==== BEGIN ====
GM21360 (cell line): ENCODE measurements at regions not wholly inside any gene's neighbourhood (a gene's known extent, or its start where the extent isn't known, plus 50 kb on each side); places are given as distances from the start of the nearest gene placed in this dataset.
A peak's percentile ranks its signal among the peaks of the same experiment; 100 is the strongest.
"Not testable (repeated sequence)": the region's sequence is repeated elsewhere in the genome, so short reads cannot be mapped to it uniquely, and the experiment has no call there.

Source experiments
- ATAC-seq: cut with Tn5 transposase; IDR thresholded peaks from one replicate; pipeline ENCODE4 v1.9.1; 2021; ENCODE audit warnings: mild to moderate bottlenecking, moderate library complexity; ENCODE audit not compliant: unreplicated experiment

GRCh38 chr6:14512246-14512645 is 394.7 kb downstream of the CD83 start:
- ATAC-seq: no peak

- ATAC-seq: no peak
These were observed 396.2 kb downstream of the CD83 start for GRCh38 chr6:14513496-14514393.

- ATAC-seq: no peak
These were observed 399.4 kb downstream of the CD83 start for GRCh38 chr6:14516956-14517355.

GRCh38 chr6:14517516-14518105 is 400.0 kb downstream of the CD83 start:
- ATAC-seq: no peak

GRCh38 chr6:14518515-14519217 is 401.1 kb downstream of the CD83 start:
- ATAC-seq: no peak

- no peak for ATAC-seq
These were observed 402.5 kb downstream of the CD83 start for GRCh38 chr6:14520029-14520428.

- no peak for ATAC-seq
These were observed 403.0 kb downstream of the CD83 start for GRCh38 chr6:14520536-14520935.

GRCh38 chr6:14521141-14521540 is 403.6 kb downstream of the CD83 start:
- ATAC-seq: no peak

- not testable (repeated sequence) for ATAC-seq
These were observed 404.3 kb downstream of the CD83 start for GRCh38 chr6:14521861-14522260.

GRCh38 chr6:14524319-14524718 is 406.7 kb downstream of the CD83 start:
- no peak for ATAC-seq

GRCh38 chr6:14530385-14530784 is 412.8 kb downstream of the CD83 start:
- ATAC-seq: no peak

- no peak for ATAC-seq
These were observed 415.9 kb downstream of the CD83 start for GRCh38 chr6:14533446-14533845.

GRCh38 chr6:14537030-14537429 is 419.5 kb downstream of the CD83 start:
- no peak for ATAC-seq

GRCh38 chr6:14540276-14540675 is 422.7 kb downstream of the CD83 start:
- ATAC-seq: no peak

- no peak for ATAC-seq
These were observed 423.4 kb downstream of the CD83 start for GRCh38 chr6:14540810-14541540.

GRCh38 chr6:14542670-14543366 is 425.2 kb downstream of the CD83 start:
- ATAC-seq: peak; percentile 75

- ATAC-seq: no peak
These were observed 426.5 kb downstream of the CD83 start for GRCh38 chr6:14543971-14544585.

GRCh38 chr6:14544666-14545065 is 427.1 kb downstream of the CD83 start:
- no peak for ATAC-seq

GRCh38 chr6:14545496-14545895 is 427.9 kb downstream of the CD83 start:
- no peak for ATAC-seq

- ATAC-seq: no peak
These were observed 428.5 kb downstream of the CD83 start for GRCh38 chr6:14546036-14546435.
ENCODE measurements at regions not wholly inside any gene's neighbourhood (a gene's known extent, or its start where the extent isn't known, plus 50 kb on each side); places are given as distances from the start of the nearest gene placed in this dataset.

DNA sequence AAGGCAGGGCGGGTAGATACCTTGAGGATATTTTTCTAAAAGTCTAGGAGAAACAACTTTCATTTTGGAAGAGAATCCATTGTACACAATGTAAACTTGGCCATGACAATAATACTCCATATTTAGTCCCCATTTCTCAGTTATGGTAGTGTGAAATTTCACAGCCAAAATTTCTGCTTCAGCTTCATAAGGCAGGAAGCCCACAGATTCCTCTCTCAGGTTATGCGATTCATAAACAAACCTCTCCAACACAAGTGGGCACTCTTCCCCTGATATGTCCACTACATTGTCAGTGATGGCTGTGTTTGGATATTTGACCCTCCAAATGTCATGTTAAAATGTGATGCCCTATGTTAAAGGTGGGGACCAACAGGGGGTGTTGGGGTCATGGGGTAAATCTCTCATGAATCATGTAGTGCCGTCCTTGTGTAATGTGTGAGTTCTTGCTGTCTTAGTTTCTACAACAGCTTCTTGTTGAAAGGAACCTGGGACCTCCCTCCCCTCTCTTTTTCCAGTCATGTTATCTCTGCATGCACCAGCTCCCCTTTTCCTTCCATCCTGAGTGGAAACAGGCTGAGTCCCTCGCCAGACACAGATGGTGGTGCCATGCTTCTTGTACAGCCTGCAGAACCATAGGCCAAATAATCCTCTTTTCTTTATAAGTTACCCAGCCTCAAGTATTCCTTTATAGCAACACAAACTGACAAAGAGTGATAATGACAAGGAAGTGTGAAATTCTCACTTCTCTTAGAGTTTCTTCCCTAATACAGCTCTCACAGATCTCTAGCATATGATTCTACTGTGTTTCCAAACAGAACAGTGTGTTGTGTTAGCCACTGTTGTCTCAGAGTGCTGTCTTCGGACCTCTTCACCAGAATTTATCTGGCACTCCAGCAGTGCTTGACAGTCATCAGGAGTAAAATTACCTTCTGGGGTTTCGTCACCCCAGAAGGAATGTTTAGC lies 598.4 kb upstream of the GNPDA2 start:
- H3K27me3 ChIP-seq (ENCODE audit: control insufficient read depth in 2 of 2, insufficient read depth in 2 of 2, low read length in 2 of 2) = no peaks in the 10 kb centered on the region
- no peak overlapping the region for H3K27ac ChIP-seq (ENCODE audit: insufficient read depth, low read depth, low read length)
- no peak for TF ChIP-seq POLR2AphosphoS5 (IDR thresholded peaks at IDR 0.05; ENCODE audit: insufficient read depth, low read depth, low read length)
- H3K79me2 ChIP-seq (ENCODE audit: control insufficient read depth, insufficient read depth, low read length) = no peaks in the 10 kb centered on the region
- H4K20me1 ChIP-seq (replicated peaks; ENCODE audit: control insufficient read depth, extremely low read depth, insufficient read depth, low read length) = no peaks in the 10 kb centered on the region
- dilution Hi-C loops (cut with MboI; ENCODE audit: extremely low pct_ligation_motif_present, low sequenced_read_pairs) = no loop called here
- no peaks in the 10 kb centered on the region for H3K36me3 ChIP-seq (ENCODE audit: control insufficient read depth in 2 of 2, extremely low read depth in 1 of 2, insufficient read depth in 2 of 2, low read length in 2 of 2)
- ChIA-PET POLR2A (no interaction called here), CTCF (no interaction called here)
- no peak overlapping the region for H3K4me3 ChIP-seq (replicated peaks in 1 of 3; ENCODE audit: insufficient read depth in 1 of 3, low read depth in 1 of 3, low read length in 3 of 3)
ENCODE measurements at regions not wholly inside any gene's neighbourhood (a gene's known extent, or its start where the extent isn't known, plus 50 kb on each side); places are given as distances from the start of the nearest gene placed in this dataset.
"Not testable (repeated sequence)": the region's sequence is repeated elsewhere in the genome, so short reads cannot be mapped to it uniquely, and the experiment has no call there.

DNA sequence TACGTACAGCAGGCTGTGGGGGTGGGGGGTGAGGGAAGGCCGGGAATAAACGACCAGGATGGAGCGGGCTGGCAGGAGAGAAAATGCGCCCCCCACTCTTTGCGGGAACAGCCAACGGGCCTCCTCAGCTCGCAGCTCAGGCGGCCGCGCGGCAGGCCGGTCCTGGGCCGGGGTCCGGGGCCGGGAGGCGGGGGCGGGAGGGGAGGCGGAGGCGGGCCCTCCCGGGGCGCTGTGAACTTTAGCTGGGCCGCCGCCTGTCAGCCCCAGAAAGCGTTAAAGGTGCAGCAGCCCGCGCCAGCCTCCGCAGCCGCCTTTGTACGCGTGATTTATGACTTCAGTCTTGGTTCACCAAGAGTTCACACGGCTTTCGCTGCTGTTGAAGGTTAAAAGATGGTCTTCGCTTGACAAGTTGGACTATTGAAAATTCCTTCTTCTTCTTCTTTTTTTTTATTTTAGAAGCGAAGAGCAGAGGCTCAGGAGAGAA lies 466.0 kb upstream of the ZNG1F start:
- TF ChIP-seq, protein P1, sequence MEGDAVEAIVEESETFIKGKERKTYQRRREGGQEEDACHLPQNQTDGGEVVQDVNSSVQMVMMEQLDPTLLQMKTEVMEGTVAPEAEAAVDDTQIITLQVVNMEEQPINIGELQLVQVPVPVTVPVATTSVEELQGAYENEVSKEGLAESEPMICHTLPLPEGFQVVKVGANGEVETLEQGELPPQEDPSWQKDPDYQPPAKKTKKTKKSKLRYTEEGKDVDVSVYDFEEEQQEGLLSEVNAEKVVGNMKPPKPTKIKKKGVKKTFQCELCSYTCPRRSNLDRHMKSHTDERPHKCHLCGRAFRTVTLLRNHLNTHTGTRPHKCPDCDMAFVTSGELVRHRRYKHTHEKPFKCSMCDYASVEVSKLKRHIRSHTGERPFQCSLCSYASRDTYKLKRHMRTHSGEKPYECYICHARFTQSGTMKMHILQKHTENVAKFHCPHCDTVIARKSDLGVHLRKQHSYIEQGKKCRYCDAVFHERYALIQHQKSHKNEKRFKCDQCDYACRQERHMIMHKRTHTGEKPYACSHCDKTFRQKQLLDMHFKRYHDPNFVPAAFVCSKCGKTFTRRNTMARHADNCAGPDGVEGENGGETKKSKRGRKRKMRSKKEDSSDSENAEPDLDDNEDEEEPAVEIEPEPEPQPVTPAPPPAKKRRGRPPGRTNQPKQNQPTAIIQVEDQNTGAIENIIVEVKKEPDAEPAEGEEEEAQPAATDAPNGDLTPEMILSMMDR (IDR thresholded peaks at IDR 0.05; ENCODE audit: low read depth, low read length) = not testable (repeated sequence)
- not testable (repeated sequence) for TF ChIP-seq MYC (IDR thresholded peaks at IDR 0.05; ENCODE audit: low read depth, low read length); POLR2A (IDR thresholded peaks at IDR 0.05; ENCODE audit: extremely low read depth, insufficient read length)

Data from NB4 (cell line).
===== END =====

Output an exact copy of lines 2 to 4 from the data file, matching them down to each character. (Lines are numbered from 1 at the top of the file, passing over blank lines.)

A peak's percentile ranks its signal among the peaks of the same experiment; 100 is the strongest.
"Not testable (repeated sequence)": the region's sequence is repeated elsewhere in the genome, so short reads cannot be mapped to it uniquely, and the experiment has no call there.

Source experiments